Genetic engineering can offer opportunities to alleviate human suffering, and universally condemning it is shortsighted, Francis S. Collins, director of the National Human Genome Research Institute, told a crowd of 200 at the third and final talk of the 2003 Noble lecture series.
“To slow or stop the research may be the most unethical stance of all,” he said.
Rapid strides in medicine and genetics raise a host of new ethical and religious concerns, however, and possible misuses and risks of this research must be carefully considered, he added.
“There’s incredible carnage in the process of trying to create a clone,” he said. “This is a very, very inefficient process, and the inefficiency is accompanied by a great deal of death and destruction.”
Collins noted a certain “yuck factor” that makes the idea of cloning, even if done safely, repellent to many people.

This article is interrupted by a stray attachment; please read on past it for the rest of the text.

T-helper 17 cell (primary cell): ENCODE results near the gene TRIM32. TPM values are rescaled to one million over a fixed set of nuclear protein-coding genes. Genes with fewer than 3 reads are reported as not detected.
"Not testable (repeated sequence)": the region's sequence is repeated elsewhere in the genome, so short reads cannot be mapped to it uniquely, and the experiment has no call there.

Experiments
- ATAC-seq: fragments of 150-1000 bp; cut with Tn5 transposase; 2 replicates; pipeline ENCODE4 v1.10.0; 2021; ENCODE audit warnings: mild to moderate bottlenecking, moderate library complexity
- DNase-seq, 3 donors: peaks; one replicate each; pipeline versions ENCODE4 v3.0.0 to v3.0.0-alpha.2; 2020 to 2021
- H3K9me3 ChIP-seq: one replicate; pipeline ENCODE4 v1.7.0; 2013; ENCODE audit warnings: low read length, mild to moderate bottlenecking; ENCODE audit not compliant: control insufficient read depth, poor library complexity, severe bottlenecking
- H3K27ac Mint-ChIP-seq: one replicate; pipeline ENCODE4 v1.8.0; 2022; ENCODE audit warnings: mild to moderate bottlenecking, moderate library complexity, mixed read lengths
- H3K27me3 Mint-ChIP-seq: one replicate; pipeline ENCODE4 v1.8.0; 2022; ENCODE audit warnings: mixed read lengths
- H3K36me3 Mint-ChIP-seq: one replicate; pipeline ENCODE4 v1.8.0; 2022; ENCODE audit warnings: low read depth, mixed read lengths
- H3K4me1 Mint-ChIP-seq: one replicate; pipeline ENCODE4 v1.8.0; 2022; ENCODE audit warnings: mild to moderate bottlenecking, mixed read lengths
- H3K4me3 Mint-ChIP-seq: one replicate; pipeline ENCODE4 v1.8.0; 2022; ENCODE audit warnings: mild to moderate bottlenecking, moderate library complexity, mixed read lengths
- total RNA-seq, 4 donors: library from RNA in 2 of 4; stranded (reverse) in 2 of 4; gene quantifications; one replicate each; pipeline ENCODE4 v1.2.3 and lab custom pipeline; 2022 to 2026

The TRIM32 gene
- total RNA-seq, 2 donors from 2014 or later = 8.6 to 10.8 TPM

He added that scientists have an obligation to explain the specifics of these issues to all parts of society—and the Church has an obligation to become fully informed.
“Do your homework,” Collins urged the religious in the audience. “Be a committed student of science.”
Scientists, he added, also must be willing to recognize the limits of science in answering many existential questions.
Fundamentally, scientific and religious world views are compatible “in a most beautiful way,” Collins said.
Rev. Theodore F. Peters, author of Playing God: Genetic Determinism and Human Freedom, responded to Collins’ presentation, saying it is possible for scientists to be religious people.
“If God created man in his own image, he was a bit of a cloner himself,” Peters quipped.
DNA has acquired a sort of “spiritual vibrancy” in modern society, but is not itself sacred material, Peters said.
“Souls are not dependent on our human genome,” he said.
—Staff Writer Christine M. DeLucia can be reached at firstname.lastname@example.org.